In the same year a systematic review by Khoshbin et al. was published.50 Their assessment was based in scales that consider randomization, blinding, results, measurements, inclusion and exclusion criteria, description of treatment and statistical analysis. In the end, six studies were selected. A benefit of PRP was observed compared to control groups (hyaluronic acid and saline) in WOMAC score in four studies and IKDC in three studies, but no benefits in other criteria such as visual scale of pain and patient satisfaction scores. Adverse events were more frequent in the group receiving PRP.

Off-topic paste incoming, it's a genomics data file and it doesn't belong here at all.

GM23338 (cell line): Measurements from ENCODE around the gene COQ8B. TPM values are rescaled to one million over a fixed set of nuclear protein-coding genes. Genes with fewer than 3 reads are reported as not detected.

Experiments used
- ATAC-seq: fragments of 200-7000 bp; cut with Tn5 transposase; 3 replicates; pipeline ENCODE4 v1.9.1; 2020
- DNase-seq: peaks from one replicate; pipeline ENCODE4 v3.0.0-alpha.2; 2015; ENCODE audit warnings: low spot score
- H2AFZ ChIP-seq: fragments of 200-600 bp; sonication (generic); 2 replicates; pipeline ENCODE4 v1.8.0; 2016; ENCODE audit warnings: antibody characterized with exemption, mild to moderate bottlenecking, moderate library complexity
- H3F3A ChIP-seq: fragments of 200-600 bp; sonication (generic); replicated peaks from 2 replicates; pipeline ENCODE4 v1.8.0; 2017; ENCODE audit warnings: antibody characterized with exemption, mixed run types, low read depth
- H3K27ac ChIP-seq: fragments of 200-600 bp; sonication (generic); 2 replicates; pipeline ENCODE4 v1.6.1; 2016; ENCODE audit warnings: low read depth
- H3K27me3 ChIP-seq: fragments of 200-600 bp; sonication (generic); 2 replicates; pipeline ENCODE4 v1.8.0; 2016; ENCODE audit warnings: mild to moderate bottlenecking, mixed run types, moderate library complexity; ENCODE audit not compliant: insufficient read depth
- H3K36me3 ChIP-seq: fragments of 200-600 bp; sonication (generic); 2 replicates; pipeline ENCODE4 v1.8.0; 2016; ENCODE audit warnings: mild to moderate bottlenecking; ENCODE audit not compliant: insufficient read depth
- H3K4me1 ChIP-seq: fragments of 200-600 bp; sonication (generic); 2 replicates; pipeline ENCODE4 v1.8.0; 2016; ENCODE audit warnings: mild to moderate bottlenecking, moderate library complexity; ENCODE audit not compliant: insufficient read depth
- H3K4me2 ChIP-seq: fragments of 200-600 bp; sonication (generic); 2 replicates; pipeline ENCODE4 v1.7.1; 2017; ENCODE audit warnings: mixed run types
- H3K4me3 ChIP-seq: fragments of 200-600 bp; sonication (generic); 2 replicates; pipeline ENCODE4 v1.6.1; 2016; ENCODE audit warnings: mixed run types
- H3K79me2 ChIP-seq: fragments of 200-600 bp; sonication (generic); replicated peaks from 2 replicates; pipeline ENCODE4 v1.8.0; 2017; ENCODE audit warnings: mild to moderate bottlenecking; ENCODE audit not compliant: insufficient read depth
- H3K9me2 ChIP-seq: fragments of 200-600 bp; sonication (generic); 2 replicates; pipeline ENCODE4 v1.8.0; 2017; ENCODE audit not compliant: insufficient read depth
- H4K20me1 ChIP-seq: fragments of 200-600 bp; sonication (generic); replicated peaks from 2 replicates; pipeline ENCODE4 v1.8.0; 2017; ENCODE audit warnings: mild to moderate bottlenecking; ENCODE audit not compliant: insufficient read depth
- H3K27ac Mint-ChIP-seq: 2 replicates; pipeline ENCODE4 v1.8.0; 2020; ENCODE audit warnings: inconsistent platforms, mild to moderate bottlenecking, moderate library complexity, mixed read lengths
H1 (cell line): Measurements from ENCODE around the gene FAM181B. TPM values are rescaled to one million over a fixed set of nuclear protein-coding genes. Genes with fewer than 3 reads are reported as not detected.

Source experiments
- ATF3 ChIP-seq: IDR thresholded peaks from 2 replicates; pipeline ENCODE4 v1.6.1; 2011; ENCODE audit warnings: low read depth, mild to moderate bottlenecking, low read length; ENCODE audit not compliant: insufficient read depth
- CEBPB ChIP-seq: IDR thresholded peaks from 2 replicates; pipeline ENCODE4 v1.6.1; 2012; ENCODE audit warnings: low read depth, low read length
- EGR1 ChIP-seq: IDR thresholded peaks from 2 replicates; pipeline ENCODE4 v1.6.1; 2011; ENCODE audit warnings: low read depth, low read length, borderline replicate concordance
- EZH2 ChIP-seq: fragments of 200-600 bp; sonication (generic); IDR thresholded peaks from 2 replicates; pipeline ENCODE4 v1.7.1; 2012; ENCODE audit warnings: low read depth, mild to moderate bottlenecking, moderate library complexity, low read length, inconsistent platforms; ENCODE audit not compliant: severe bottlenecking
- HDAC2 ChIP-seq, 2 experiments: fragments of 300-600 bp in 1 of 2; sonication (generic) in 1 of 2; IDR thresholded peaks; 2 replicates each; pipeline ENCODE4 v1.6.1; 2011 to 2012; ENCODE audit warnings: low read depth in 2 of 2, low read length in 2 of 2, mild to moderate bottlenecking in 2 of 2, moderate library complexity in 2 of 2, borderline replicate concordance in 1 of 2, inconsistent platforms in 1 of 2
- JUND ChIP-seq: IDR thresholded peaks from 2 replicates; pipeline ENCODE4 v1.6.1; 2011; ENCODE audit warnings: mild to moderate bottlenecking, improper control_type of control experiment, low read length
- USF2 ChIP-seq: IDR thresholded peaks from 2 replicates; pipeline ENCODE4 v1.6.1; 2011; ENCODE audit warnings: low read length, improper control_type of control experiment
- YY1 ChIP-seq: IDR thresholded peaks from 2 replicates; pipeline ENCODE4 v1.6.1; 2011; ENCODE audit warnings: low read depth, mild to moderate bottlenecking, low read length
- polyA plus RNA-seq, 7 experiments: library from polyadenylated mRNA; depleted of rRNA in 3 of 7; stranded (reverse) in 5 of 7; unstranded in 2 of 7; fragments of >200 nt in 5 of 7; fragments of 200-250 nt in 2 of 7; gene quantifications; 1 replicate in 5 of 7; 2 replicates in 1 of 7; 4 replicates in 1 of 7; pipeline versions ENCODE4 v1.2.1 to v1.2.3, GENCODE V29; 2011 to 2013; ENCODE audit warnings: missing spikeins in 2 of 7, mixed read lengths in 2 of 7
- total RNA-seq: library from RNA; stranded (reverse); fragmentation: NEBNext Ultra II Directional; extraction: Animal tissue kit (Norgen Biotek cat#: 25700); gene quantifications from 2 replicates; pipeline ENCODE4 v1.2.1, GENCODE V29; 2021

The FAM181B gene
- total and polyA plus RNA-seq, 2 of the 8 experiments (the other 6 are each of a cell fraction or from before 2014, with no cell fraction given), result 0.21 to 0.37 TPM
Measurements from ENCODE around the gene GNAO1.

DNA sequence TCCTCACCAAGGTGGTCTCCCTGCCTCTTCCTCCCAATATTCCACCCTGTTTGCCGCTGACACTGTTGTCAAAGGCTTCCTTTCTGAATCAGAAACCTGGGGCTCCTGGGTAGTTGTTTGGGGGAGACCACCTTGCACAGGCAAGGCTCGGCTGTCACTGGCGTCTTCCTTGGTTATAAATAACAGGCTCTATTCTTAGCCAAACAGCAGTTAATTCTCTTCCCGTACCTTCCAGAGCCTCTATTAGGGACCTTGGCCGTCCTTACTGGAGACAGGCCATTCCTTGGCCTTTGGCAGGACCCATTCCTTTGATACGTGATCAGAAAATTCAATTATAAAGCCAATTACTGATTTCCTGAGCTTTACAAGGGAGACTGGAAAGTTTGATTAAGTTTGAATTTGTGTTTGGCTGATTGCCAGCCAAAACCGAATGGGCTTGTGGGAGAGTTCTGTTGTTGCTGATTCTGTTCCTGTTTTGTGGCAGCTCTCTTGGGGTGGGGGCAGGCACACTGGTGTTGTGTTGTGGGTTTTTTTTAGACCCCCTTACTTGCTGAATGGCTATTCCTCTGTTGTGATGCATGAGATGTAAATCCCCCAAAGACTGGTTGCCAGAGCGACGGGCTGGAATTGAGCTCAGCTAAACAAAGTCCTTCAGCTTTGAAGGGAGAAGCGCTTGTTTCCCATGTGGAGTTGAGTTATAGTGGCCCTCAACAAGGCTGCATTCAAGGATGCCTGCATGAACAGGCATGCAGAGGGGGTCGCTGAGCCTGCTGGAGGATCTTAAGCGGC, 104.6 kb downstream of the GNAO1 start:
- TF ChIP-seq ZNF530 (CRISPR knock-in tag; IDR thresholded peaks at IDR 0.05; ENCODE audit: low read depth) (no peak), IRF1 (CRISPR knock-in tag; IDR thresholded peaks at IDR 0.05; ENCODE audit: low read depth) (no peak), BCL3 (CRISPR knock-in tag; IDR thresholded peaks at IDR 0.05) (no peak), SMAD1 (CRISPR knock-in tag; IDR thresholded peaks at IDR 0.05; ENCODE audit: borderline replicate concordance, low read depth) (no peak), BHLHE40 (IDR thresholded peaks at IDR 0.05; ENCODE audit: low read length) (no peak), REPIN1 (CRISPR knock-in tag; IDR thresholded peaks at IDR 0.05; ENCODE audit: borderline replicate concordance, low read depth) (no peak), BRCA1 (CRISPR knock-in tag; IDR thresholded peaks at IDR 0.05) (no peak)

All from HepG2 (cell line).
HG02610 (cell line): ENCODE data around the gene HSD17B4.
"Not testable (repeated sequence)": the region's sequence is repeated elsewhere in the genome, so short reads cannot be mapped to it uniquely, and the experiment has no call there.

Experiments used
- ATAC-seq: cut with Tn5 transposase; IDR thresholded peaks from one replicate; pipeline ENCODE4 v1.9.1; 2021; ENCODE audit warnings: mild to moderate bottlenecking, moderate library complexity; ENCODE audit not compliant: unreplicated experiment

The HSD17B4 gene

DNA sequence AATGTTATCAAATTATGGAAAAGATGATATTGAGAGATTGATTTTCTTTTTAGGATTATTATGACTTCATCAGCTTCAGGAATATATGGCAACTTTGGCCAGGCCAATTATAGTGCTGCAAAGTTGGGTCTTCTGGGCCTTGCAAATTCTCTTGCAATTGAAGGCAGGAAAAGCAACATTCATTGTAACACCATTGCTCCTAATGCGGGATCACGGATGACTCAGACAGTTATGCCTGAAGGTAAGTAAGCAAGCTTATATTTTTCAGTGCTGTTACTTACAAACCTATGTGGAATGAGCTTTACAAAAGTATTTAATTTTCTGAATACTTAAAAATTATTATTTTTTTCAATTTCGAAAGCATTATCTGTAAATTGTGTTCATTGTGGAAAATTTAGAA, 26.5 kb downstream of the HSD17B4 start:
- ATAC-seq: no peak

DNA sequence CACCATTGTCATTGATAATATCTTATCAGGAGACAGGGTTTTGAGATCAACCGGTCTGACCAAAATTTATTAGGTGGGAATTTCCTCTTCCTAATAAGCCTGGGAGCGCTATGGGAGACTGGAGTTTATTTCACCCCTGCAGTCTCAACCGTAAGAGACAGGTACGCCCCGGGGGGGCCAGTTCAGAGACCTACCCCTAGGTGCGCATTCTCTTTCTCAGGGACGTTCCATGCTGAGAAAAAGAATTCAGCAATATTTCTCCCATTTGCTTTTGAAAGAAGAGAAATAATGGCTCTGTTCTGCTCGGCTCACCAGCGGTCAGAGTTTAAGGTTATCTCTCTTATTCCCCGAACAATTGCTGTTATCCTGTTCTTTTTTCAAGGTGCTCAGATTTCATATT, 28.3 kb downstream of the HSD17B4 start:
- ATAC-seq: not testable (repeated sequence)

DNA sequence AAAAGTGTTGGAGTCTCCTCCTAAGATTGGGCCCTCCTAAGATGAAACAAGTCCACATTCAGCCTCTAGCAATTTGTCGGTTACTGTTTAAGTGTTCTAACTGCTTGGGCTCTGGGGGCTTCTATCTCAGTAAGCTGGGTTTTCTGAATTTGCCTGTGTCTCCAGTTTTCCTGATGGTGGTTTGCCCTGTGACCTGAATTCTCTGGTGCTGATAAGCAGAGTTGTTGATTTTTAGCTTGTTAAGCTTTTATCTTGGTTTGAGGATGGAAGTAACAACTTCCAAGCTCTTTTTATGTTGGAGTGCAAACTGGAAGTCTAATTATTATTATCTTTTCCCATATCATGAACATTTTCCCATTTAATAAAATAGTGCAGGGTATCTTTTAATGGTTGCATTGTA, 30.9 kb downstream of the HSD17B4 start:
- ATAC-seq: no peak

We conclude that, based on randomized controlled studies, PRP seems to produce improvement in pain and joint function in knee osteoarthritis, both compared to placebo and hyaluronic acid. The response can be sustained for a period of up to two years, and seems to be more evident in milder cases of OA. There is no consistent evidence of the action of PRP on the cartilage measured by imaging.

Although PRP seems to be an effective option, caution is required in interpreting the results. In most studies the sample is small, the period of observation short and OA characteristics have not been fully described. The comparison of the results is complicated by the lack of standardization in the collection and application of PRP regimen.

Thus, more randomized, prospective studies with appropriate design are needed to confirm the actual PRP role in osteoarthritis.

Conflicts of interest

The authors declare no conflicts of interest.